Monday, October 19, 2015

Dear New Ed.D.

Hello. Yes, nice to meet you. So, you were just hired by our ever-expanding Office of Teaching Methodology.

Look, kid, no offense, but I've got about 4,000 hours of classroom experience built up over 30+ years. I'm not fond of a 29 year old with more hours learning theory than actual classroom time telling me I'm doing my job wrong.  My classes fill up as soon as the registration system opens, I get great evals, and the average grade in my class is lower than they'd get in my colleagues' classes so they're not coming to me because I'm easy.  They come to my classes because they can see I work my ass off to make the material understandable, relevant, and interesting.  So take what you think worked that time you spent a day teaching ten-year olds in a controlled setting and let me get on with my job.

You want to help me teach? Replace these damn broken desks. Maybe fix the A/C in here so I can't use my classroom as a real-life example of what a Lower East Side tenement or the hold of a coffin ship full of Irish immigrants felt like in July. Maybe teach the students how to take notes or how to read a book----actually READ it and not skim it. Let me be blunt, your salary could be better used to pay another instructor so we could have more reasonable class sizes. Or at least we could pay an adjunct a livable wage. Right now you're just another layer between me and my students, and I really, really don't like anything that gets in the way of me teaching. And you're in the way.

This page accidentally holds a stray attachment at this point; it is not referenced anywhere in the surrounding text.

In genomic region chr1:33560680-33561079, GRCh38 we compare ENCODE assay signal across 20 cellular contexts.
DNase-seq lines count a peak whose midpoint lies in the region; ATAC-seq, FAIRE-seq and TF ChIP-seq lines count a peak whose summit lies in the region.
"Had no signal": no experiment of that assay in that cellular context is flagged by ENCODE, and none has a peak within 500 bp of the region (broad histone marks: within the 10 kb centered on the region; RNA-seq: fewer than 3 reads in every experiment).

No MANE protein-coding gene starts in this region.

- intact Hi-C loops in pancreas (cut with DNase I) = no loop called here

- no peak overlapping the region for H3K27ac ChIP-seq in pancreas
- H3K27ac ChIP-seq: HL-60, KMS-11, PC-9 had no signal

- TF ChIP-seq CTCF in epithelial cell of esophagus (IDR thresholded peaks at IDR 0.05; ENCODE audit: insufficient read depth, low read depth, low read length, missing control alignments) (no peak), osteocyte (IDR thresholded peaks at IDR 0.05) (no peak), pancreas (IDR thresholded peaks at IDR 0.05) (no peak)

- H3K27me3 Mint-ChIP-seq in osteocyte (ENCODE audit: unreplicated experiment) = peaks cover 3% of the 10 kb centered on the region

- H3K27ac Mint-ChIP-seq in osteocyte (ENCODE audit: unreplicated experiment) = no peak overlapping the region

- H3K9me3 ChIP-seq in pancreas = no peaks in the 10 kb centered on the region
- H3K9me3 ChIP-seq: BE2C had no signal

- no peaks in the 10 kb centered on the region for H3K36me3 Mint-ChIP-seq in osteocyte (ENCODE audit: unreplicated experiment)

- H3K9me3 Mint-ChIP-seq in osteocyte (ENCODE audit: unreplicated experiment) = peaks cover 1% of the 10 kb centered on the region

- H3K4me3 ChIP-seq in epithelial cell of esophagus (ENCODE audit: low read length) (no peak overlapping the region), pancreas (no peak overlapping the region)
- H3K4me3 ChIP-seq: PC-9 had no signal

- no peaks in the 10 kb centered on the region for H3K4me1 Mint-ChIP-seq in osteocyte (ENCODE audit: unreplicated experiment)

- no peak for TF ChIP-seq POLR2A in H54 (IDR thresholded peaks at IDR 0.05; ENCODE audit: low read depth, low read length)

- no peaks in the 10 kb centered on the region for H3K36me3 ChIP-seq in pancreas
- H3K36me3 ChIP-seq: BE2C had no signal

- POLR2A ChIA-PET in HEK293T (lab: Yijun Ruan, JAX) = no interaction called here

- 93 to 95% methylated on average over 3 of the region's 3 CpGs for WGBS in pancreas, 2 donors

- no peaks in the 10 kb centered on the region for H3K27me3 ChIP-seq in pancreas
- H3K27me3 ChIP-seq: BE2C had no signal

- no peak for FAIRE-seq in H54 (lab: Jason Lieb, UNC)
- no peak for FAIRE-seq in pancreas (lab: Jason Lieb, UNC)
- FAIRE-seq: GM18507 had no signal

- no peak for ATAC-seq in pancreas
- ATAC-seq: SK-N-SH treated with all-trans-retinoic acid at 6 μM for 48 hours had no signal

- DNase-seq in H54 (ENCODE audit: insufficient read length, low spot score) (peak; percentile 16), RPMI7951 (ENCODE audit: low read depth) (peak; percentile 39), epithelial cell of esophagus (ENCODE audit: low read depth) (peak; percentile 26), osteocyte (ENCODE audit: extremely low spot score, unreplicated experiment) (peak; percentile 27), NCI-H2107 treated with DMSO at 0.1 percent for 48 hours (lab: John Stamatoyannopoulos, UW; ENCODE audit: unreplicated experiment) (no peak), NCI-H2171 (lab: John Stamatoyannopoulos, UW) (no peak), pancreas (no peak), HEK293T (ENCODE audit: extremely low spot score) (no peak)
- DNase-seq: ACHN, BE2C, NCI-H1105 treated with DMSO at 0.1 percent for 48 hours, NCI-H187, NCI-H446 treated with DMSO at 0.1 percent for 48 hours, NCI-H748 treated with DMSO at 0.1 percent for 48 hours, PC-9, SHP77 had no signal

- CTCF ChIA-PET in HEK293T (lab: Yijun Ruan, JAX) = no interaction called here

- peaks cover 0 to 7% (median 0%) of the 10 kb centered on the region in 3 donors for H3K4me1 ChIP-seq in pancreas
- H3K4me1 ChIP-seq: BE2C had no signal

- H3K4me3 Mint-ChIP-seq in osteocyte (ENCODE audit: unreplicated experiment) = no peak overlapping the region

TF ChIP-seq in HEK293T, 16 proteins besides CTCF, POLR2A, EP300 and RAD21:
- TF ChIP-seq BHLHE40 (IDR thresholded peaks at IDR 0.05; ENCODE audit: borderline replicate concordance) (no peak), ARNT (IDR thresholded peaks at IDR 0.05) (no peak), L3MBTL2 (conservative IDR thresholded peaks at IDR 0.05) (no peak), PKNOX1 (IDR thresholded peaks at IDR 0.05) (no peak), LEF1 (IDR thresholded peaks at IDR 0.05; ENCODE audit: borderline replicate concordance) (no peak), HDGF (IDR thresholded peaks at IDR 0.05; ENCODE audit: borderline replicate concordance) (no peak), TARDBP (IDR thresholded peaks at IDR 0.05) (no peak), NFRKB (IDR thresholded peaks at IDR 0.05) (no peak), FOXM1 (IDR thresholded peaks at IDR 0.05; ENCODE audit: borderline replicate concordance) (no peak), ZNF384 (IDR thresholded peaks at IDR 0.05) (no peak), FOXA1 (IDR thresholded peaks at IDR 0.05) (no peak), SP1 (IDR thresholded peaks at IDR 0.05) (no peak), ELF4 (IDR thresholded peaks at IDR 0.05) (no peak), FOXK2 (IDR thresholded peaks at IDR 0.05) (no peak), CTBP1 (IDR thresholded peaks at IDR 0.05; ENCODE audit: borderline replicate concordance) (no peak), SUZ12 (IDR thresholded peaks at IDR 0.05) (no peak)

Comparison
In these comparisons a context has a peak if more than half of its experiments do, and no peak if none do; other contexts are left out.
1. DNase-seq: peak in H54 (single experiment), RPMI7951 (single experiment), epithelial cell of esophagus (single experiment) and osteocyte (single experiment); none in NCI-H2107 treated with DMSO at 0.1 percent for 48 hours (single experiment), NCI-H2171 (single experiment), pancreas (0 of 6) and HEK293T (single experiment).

1. Ahem.

    I've met several of those types here at Ambitious State. The problem here is that they go on to positions higher up, and their replacements then run the same workshops in which they give the same advice.

  2. Gah , I bet the little bugger calls himself an "educator."

    1. Oh, yes (and oh, dear). That title is bad news. Either you're a teacher (or professor, if you're in higher ed; I understand why some people feel the need to make the distinction, probably after being called "Mr./Mrs./Miss firstname" one too many times by a student), or you're an administrator (and if you're still doing some professing on a regular basis, then it's fair game to use "professor" even if a lot of your time is spent administrating). If you're a full-time administrator, then either own it, or get ye (back) to the classroom.

    2. I actually like "facilitator" in some contexts, but context, and the personality of the person claiming the term, does matter, a lot. If I encounter enough misuse of the term, I'm sure I'll grow allergic to it, too.

  3. Never once have I found even one of these people who could pass any of the exams in any of my classes. It's much like Deepak Chopra's knowledge of quantum mechanics.

  4. And another "amen." We're lucky in that our OTM is run by people with actual degrees in actual fields, and ongoing teaching experience. The jury is still out on the all-too-separate Office of Online Teaching Methodology (yes, they're separate; I'm not sure why, but I don't like some of the possible explanations).

    I'm pretty sure that some fields should only be taught as add-on certificates (or, if you want to get fancy, 2nd M.A.s), with a concurrent degree in an actual, traditional field (of the sort that involves intro and gen-ed undergrad classes) required. Or maybe we could take a page from many B-schools (who thought I'd be saying that?) and require a certain number of years of experience in the work world (the classroom, in this case) before one could enter the M.A. program?